While many retailers are interested in diversification, fewer of them actually attempt it, and that’s because doing it correctly is challenging, time consuming and costly. Holloway says that determining a path forward in the kitchen and bath remodel business was a Lewis and Clark-like venture. “Nobody is doing this,” he says. “Home Depot sort of does it but not really. Homebuilders could do it but don’t want to. The independent flooring dealers are ripe for it, but so many of them are still stuck in the days of the Yellow Pages.” In fact, Holloway admits that he was hesitant to leave the straightforward flooring-only business he knew so well and dive into a new venture, but he felt that stepping out was crucial to his business’ enduring success.

Holloway reports that it took two to three years for Merit to fully understand the ins-and-outs of the remodel business. He says, “The full-service design remodel business is very different from carpet in terms of personnel, process, the way you partner with the customer and the way you market. Our goal is to be full-service-from initial vision to final clean up.” As a full-service remodel business, Merit transacts in flooring, cabinets, countertops, stone and even appliances, and its tickets are significantly increased. Holloway reports that while typical flooring jobs are in the $3,000 range, today it’s not uncommon for Merit to complete a $75,000 kitchen project. In fact, one customer recently spent over $200,000 renovating her kitchen. And this is something that has surprised Holloway-the amount of money people spend on renovation projects. “I didn’t have any idea how much money people put into their kitchens and baths,” he says. “I still don’t think we’re touching the amount of business out there.”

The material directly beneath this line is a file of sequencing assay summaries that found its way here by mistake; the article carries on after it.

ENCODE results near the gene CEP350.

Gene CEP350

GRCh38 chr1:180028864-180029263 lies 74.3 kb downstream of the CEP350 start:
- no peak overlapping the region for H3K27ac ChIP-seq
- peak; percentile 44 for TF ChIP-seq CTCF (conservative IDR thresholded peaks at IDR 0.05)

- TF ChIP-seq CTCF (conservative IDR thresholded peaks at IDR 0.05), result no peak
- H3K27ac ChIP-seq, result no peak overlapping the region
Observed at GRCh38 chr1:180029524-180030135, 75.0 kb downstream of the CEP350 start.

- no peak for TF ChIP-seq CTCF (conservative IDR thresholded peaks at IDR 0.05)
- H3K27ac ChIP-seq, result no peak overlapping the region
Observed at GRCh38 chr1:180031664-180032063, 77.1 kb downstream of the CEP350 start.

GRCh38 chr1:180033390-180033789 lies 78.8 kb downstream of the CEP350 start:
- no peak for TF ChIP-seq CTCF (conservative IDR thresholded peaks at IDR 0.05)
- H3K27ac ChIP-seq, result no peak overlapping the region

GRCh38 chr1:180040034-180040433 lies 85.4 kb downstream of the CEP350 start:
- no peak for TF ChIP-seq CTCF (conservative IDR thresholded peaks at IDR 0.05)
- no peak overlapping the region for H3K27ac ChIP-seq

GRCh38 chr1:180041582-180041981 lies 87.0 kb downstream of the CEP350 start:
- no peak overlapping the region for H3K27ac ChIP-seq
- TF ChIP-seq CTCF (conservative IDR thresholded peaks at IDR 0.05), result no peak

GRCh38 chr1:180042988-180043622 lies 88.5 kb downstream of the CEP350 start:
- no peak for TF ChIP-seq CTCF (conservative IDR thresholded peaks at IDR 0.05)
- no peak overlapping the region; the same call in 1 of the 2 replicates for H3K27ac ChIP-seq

Merit did make some mistakes when undertaking this new venture, and one was to assume that flooring retail sales associates (RSAs) could sell full kitchen and bath remodels. The fact is, success in one field does not correlate to success in another, as not only the product but also the process is significantly different. Undertaking a kitchen or bath remodel project is infinitely more complex, involving not just flooring installation but layout and design, plumbing, electrical work, and often demolition and construction. As a general rule, the time it takes to prepare a full quote for a kitchen and bath remodel job is six weeks. Today, Merit has separate staffs for the flooring and renovation sides of the business.